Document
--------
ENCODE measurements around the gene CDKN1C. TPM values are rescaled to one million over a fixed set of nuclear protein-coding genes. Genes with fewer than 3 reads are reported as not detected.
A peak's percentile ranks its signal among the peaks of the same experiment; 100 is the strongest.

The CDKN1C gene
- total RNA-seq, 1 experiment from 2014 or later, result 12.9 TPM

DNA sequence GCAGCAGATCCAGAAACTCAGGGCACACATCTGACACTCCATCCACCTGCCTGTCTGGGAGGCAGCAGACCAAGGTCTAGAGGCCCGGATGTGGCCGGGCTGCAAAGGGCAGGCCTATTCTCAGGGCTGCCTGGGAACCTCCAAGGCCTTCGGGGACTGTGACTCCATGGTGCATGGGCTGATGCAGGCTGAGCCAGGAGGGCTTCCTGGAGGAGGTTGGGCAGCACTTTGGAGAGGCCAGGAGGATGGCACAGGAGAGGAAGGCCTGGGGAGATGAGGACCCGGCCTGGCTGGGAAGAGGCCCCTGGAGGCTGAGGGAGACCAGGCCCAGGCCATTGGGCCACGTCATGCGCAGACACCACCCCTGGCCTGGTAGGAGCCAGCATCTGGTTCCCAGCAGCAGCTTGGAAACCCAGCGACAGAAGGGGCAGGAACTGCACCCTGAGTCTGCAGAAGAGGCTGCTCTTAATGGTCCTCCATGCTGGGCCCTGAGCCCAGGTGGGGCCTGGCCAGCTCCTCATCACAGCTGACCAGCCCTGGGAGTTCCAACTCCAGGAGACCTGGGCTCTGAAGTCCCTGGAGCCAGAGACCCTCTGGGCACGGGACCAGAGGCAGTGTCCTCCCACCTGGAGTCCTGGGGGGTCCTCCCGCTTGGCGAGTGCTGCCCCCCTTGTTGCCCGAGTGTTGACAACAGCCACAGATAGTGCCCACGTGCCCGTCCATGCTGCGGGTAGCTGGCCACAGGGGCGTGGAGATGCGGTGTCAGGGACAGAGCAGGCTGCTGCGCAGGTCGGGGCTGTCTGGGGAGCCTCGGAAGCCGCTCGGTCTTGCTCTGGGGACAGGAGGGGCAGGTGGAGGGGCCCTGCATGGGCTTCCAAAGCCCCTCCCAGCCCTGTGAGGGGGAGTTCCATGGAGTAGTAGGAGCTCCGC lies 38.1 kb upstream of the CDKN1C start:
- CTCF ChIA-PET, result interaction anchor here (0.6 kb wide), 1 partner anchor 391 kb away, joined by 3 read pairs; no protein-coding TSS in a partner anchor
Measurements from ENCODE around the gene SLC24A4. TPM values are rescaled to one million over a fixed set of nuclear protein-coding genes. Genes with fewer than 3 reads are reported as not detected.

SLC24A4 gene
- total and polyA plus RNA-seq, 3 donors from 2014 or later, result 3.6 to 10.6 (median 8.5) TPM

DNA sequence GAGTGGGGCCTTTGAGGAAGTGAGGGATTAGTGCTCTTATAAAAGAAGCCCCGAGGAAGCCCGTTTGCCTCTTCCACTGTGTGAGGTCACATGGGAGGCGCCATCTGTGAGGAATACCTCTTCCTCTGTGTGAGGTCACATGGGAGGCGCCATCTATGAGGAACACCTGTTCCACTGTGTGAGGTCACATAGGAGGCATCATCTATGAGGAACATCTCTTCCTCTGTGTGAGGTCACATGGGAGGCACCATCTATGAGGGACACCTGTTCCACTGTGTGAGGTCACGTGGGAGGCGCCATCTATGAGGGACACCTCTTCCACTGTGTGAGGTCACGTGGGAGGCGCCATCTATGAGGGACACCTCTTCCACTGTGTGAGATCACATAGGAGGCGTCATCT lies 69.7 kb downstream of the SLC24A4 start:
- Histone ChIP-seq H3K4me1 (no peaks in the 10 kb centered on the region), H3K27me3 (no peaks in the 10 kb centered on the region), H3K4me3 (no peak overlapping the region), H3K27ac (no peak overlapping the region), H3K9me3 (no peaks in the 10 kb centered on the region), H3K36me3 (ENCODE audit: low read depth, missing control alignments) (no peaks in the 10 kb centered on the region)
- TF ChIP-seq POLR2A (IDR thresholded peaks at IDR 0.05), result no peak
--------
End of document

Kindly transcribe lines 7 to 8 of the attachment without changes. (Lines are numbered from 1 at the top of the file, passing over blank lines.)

Measurements from ENCODE around the gene SLC24A4. TPM values are rescaled to one million over a fixed set of nuclear protein-coding genes. Genes with fewer than 3 reads are reported as not detected.

SLC24A4 gene